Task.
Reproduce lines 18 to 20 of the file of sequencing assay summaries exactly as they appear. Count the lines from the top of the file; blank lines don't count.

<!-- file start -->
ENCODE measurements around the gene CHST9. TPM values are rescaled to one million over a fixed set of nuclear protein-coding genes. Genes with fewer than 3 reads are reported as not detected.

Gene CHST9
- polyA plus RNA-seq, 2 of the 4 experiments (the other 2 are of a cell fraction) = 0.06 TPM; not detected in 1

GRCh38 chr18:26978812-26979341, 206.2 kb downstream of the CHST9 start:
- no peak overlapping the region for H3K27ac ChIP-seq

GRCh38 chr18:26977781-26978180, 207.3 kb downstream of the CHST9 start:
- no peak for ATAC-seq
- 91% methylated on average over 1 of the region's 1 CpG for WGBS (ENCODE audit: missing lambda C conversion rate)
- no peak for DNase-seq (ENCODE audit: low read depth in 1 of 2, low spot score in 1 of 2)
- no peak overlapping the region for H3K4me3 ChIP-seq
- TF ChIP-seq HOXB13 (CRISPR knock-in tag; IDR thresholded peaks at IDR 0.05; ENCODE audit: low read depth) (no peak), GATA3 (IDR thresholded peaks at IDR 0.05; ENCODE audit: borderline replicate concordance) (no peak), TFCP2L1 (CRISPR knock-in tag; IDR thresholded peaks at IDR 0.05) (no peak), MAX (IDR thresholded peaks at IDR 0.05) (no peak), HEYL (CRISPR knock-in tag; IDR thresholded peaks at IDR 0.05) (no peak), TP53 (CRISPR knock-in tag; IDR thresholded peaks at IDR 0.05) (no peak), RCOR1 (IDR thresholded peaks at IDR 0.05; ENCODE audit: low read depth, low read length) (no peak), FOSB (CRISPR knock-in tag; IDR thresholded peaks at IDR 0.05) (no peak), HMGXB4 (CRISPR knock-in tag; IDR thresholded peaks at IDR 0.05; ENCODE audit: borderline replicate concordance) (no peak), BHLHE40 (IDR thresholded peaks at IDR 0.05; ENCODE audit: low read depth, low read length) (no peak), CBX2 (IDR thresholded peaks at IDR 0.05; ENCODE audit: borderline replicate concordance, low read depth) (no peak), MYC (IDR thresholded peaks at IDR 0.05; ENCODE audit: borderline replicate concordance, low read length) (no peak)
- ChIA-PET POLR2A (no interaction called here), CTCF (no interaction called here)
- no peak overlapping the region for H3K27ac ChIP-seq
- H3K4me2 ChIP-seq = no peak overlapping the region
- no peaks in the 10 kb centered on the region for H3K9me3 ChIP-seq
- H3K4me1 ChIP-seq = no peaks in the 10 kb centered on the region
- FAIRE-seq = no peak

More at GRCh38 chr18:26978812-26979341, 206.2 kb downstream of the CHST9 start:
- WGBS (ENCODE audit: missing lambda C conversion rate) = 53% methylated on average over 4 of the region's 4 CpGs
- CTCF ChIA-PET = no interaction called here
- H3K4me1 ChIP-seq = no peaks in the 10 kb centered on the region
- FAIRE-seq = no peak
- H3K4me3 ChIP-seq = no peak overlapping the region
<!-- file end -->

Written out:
More at GRCh38 chr18:26978812-26979341, 206.2 kb downstream of the CHST9 start:
- WGBS (ENCODE audit: missing lambda C conversion rate) = 53% methylated on average over 4 of the region's 4 CpGs
- CTCF ChIA-PET = no interaction called here